Calgar’s Fury – Paul Kearney

Calgar’s Fury is Paul Kearney’s third novel for Black Library, after the ill-fated Dark Hunters: Umbra Sumus and 2016’s Calgar’s Siege, and sees him return to the character of Marneus Calgar that he tackled so well previously. When a vast space hulk appears within the bounds of Ultramar, inexperienced Captain Galenus of Fifth Company is called to investigate, but the threat is enough for Calgar to step in himself, alongside the Inquisition and Adeptus Mechanicus. Leading two full companies onto the hulk to try and divine its secrets, he soon finds himself caught between two enemies, even while his allies pursue their own agendas.

Unlike Calgar’s Siege, this isn’t a Space Marine Battles novel. It’s set well before the events of the Gathering Storm, so don’t expect Guilliman to make an appearance, although thematically it ties in with the thrust of ‘new’ 40k, in that it’s all about the classic matchup of Imperium and Chaos, plus of course the expected themes of loyalty, honour, and dedication. There’s still a hint of Space Marine Battles in the narrative, as almost the entire book is taken up by Calgar and the Ultramarines pushing ever further into the depths of the hulk, battling for every step. The nature of their foes though (to give much detail would spoil the reveal), and Calgar’s introspective self-recrimination, help it to avoid feeling too straightforward.

This absolutely isn’t a book about the glory of the Ultramarines, or the Space Marines in general. It’s about the fragility of the Imperium, despite the Space Marines, and the scope for failure in its defenders. It opens with a haunting first person prologue that sees Calgar reflecting on the nature of defeat, betrayal and anger, which sets the tone for the story that follows and its sense of grim inevitability. At times it’s a slog, for both the participants and the reader, but Kearney is too experienced to let that dominate and provides enough twists, and sufficiently detailed characters, to keep things moving forward and remaining interesting throughout.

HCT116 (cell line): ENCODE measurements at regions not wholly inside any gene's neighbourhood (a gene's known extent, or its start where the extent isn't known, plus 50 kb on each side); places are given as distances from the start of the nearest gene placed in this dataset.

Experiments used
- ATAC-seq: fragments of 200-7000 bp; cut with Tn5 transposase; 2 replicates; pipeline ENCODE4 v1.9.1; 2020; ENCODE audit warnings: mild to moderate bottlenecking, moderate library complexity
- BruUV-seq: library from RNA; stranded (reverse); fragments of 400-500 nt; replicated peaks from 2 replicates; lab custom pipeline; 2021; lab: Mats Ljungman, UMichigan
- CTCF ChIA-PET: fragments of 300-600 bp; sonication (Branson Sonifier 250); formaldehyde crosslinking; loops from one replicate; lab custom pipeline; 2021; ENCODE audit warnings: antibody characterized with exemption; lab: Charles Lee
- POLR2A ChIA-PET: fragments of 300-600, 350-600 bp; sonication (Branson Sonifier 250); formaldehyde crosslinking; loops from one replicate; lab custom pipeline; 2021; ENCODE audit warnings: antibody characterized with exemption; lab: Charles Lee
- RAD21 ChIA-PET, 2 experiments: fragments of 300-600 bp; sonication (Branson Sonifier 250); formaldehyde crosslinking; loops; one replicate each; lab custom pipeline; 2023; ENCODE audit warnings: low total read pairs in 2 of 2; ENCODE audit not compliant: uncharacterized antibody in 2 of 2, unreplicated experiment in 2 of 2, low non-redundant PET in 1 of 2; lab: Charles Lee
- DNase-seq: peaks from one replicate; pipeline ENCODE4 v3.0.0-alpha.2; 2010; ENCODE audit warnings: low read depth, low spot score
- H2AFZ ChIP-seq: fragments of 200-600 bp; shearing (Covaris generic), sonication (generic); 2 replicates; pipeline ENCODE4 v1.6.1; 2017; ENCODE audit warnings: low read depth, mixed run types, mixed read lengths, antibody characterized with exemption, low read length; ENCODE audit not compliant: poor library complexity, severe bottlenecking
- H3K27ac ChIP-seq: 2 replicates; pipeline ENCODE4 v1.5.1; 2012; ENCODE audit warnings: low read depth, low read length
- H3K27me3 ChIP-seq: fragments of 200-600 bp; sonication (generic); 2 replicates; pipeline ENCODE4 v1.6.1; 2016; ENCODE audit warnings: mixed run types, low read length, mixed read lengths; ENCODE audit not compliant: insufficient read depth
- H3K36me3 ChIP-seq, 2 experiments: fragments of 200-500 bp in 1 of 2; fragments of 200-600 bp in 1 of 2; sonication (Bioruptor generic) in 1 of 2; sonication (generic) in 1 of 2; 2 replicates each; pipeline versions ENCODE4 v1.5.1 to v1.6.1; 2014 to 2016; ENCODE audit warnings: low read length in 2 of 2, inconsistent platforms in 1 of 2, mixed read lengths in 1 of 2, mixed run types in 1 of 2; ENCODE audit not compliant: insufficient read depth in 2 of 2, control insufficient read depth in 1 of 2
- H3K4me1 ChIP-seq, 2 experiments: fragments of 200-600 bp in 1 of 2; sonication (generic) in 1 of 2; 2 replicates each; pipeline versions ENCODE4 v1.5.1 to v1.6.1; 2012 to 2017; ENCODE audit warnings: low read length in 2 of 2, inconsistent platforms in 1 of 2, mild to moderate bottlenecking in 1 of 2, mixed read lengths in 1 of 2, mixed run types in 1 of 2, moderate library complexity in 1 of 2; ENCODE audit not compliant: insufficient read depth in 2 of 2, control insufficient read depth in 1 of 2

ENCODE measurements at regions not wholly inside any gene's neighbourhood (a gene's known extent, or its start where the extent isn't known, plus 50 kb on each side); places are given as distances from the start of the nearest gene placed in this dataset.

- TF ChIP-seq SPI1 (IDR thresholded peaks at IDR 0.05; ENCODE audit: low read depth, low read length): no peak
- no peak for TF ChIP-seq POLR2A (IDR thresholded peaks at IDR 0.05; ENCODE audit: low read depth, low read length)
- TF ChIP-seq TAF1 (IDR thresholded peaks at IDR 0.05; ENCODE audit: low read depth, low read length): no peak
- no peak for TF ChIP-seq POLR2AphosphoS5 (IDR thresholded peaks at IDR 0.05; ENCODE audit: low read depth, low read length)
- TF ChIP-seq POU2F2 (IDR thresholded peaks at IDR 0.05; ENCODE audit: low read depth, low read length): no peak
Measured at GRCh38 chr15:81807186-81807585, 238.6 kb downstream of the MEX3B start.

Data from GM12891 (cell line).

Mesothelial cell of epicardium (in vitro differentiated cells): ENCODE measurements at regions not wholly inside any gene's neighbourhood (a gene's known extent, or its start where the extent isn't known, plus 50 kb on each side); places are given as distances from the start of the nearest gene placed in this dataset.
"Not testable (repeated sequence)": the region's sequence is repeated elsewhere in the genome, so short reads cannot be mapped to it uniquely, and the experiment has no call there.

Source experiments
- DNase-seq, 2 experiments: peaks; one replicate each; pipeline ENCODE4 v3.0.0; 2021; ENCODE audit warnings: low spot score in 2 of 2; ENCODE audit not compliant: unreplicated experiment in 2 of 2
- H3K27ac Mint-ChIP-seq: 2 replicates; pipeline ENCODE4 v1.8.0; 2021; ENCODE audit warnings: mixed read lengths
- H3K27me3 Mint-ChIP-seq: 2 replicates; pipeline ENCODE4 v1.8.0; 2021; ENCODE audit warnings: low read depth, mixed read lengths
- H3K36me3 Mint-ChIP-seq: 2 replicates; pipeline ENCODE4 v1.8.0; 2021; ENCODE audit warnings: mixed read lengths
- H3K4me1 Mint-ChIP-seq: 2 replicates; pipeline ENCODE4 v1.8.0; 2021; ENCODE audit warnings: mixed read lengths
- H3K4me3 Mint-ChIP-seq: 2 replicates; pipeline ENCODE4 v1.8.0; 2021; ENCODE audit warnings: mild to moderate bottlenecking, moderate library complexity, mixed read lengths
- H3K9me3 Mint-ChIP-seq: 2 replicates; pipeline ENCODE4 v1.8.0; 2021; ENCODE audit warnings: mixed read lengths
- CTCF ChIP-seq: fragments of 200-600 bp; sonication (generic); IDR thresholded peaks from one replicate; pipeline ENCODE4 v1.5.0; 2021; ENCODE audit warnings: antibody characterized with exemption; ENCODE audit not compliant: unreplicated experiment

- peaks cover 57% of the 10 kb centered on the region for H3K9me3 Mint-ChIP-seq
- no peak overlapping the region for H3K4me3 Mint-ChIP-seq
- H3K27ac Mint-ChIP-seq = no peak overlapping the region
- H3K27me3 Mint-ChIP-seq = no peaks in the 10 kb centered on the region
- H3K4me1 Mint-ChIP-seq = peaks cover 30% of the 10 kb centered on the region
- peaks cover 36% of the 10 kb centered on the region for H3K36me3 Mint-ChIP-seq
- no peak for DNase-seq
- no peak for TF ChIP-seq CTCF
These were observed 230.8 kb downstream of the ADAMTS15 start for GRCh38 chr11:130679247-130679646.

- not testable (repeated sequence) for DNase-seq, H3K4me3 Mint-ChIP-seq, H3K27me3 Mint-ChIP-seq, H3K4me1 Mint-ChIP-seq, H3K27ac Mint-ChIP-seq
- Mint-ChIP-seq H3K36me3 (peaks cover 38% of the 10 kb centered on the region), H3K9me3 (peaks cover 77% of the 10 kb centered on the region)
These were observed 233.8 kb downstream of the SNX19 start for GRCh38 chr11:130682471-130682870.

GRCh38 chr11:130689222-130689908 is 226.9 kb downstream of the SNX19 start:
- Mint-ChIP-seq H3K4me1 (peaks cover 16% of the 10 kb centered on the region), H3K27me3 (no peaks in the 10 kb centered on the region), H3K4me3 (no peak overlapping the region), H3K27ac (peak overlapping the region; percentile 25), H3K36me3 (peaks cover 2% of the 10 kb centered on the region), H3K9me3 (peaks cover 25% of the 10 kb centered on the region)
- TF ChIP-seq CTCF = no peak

Kearney is still a relatively new name to Black Library, but if anyone doubted his skill and suitability for writing this sort of story, this should settle it. While the pace occasionally drags a little, overall it’s a well thought out and constructed story that, any time it looks to be veering into cliched territory, offers up something clever and unexpected. It feels wonderfully 40k with its dark and brooding tone, not to mention the classic space hulk setting, and the well-chosen antagonists allow for a great contrast with the proud and noble Ultramarines. As a companion piece to Calgar’s Siege it’s nicely done, taking a different approach but once again highlighting an interesting character who’s more than just a generic Space Marine hero. It will be very interesting to see Kearney get stuck into something less familiar, and let his imagination really run wild!

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